Gerbera daisies (Gerbera jamesonii) are often cultivated as "pot crops" or flowers grown in containers and sold as gift flowers in supermarkets and floral shops. Outdoors, however, these bright beauties, native to South America, thrive as bedding plants. Gerberas can be grown as annuals or perennials, depending on the climate--they cannot tolerate freezing temperatures--and are highly desirable for their large, brightly colored flowers that can last up to two weeks.
Choose a location for your gerbera with full sun or partial shade. If you have hot summers, plant the flower where it will receive some filtered afternoon shade. Home gardeners in climates with mild summers can plant the flower in full sun.
Make sure the soil is well-draining. Do not plant your gerbera where standing water collects or in a depression. Gerberas like loose soil rich in nutrients, according to the University of Florida. Amend poor soil with organic compost and peat moss to improve drainage and increase the soil's nutrient value.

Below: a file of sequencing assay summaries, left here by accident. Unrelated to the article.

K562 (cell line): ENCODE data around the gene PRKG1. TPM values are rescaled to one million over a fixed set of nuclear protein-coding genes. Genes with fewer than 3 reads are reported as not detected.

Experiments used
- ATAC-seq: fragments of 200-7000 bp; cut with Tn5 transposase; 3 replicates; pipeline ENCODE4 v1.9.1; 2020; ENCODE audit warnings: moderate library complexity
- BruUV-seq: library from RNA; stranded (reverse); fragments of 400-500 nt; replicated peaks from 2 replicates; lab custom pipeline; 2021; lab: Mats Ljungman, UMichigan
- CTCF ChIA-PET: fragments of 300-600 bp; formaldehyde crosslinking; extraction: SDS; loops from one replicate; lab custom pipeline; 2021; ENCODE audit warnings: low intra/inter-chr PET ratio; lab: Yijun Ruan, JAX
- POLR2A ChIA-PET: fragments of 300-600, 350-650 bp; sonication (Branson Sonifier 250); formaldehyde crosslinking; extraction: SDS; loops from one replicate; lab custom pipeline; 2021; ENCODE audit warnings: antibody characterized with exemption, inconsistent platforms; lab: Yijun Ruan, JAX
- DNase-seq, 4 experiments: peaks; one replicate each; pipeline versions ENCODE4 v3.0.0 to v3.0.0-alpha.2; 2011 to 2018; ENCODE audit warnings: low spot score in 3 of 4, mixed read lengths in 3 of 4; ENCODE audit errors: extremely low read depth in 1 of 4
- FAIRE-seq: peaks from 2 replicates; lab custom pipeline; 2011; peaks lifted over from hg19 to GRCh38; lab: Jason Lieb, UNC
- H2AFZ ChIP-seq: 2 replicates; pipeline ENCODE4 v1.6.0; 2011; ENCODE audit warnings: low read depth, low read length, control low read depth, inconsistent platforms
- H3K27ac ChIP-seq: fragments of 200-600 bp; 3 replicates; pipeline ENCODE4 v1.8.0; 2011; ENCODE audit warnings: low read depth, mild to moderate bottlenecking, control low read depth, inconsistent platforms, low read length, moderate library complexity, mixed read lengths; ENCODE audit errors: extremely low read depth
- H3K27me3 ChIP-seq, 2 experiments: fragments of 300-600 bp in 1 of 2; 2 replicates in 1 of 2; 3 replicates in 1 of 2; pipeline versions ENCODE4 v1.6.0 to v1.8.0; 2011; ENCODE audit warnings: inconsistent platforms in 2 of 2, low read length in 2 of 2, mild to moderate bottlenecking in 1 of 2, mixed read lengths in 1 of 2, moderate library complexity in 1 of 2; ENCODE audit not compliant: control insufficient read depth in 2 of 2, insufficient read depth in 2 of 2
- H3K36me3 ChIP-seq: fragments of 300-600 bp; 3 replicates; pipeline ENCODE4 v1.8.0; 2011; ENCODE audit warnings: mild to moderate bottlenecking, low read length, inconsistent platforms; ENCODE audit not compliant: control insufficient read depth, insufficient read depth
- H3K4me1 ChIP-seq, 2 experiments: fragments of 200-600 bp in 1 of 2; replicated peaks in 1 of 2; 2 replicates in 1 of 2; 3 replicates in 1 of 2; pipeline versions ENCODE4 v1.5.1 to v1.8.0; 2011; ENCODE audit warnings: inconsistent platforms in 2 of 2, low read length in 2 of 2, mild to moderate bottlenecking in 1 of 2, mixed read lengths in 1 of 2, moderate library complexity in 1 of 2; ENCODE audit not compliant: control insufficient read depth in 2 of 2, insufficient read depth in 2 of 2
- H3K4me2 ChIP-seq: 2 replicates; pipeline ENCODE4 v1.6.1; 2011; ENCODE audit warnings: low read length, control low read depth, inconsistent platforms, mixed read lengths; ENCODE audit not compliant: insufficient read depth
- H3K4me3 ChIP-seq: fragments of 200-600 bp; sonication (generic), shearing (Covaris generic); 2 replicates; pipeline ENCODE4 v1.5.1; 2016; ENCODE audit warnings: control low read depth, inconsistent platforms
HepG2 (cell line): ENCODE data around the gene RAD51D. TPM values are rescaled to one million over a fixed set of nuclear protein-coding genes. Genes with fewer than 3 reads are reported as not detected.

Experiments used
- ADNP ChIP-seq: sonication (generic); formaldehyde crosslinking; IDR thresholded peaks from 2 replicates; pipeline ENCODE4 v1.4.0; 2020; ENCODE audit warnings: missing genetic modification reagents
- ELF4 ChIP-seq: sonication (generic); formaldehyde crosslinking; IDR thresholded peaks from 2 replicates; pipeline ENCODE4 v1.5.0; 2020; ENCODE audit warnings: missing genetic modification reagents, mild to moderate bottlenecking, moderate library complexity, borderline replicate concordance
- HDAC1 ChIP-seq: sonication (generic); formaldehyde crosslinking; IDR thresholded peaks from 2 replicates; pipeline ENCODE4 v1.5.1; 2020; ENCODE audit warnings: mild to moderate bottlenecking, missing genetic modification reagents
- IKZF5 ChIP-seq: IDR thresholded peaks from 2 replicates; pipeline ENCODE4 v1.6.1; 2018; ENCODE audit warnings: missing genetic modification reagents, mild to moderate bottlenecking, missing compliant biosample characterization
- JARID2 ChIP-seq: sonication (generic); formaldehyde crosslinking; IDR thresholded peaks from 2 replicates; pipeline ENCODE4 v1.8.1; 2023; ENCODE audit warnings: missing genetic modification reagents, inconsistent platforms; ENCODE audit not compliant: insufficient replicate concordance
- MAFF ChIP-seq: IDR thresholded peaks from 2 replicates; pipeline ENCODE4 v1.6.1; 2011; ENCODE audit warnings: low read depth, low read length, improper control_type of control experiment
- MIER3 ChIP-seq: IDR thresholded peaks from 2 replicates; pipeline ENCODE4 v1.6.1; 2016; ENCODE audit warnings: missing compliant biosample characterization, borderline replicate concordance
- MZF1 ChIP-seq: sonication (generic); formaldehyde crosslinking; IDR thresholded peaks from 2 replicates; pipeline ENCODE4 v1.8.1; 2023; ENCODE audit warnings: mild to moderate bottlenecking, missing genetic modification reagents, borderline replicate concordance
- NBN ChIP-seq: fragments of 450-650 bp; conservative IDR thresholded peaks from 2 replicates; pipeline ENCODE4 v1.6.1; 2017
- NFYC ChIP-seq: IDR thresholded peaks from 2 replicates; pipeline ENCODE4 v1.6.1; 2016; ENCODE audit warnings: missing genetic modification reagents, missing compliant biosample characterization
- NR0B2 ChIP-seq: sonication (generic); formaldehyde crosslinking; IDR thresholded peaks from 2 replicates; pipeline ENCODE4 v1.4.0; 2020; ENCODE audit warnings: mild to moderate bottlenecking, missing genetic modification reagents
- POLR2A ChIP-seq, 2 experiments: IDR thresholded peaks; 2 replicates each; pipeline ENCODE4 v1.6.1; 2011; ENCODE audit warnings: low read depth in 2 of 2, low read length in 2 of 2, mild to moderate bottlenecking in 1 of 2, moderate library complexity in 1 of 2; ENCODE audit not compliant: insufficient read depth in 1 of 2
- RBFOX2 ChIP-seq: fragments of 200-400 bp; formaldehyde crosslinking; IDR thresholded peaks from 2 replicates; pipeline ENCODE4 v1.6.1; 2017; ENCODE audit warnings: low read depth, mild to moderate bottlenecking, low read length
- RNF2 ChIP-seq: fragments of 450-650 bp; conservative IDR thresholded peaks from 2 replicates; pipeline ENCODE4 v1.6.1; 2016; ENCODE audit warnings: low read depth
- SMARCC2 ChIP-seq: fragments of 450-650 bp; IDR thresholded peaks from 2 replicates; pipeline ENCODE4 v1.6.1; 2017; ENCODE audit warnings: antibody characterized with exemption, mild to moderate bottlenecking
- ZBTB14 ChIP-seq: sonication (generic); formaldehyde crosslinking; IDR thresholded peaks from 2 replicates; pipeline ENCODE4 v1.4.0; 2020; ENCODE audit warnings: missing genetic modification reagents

Water when the top of the soil feels dry to the touch. Gerbera daisies like the soil to be barely moist. Do not let the soil dry out completely or become overly wet. The latter can lead to the development of fungi, such as the fungus that causes root rot. Soaked soil can also lead to gray mold, which covers the leaves of the plant when it becomes infected.
Feed your outdoor gerbera daisies often as the flowers are heavy feeders and thrive with sufficient food. Choose a slow-release fertilizer rich in iron. Feed the daisies in early spring directly after planting, again in mid-summer and finally at the end of the summer. Apply the food according to directions on the label for the size of your gerbera plant.
Clip off the flowers after they have faded to encourage re-blooming. You can also cut them for use in a vase, as gerbera daisies last a long time in water.